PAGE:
Manchester

Disability benefit cheat filmed jazz dancing sentenced

Media playback is unsupported on your device
Media captionTerence Read was caught out by a Department of Work and Pensions surveillance operation

A jazz dancer who fraudulently claimed nearly £20,000 in disability benefits has been given a community order.

Terence Read, of Manchester, said he was crippled by arthritis and barely able to walk, but was filmed teaching dancing at a swing music night.

At an earlier hearing, he admitted failing to promptly notify authorities of a change in circumstances.

A judge at Manchester Crown Court said it was not in the public interest to send the 61-year-old to prison.

Anonymous tip-off

Judge Martin Rudland gave Read a 12-month community sentence and ordered him to complete 120 hours of unpaid work.

Read, of Northwold Drive, Blackley, claimed benefits legitimately for 10 years from March 1995, the court heard.

He suffered arthritis from the age of 25 and was virtually housebound by the early 1990s.

However, a hip replacement operation provided "instant relief" and he was able to take an interest in his new hobby.

But he failed to tell the Department of Work and Pensions (DWP) and continued to claim Disability Living Allowance between June 2005 and December 2008, amounting to £19,915.

Officials received an anonymous tip-off and filmed him at Manchester's Printworks complex.

The video showed Read leading a group of students through their steps in a range of styles from Lindy Hop to Charleston. He was also seen carrying heavy equipment.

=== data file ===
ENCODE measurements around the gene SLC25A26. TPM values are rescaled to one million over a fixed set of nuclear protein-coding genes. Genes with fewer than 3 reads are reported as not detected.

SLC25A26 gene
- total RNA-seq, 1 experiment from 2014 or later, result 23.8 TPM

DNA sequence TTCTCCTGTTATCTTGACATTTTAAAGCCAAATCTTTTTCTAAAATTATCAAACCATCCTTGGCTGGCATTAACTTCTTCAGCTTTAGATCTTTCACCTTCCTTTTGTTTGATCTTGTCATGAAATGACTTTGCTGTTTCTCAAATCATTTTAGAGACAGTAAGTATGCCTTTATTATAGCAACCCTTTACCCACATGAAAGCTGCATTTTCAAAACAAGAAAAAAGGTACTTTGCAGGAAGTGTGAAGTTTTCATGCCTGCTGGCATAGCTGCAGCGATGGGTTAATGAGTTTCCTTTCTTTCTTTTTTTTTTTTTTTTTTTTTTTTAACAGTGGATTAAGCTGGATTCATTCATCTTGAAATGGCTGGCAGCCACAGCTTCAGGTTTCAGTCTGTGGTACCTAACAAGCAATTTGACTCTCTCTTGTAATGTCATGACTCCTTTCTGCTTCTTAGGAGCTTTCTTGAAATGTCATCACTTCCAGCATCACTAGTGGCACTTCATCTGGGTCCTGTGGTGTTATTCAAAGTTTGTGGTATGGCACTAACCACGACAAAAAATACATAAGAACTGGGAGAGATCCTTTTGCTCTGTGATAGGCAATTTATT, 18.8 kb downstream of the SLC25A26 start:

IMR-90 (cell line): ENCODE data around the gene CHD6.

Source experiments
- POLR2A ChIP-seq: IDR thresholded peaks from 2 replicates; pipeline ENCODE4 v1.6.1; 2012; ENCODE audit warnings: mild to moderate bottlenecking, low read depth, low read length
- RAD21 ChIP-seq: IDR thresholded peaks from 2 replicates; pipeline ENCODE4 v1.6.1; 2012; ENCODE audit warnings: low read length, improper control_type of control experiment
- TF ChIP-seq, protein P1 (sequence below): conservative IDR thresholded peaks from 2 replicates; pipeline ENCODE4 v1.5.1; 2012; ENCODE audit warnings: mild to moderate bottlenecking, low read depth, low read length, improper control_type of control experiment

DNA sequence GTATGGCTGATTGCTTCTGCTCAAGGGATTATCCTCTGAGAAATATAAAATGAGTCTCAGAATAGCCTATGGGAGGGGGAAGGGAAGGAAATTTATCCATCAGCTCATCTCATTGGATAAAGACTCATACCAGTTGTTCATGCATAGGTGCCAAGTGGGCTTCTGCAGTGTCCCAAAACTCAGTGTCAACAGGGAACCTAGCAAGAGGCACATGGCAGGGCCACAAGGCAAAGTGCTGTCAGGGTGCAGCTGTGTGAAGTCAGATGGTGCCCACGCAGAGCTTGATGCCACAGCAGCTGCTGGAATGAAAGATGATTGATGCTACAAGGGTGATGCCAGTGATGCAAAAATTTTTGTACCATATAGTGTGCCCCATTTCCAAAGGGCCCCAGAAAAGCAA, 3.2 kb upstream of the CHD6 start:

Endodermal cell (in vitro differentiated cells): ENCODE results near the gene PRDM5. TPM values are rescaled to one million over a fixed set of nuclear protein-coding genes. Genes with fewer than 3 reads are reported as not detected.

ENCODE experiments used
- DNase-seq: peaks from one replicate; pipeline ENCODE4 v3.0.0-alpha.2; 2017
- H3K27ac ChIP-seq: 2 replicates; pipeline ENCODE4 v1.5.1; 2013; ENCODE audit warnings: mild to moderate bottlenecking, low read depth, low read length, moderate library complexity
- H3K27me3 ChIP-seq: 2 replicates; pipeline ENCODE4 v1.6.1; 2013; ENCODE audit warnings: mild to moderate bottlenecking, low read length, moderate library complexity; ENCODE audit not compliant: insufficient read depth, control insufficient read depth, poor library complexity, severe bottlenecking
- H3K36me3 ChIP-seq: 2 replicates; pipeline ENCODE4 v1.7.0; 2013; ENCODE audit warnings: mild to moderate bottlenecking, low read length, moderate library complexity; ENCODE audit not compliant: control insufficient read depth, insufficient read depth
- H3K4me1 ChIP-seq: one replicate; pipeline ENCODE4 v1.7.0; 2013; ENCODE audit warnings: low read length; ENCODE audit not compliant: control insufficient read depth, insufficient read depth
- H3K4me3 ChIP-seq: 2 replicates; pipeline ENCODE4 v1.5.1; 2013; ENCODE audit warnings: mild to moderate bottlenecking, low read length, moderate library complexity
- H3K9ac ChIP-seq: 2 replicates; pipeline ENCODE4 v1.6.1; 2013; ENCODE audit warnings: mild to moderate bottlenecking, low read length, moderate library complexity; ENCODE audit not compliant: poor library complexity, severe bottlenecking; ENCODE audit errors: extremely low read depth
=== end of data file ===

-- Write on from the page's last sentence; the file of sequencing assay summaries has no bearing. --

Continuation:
Read ran classes across Greater Manchester from 2005 onwards, the court heard.

David James, defending, said: "The interest in this case has been quite a significant punishment. It is difficult to walk and hold his head high now."

Judge Rudland, sentencing, said: "You learned to live frugally and contentedly, going out rarely, until the dancing came into your life, which seemed to transform your joie de vivre.

"There is absolutely no suggestion you are a shirker who has avoided work.

'Good work'

"I suspect over time the claim being made went to the back of your mind and it was something you took for granted.

"Your case was genuine at the start and then drifted into dishonesty.

"It is not in the public interest that you should be deprived of your liberty."

He said Read was doing "good work" by taking swing music into care homes.

Read has paid back £3,000 of the money owed and a plan is in place to settle the remainder.

More on this story

Related Internet links

The BBC is not responsible for the content of external Internet sites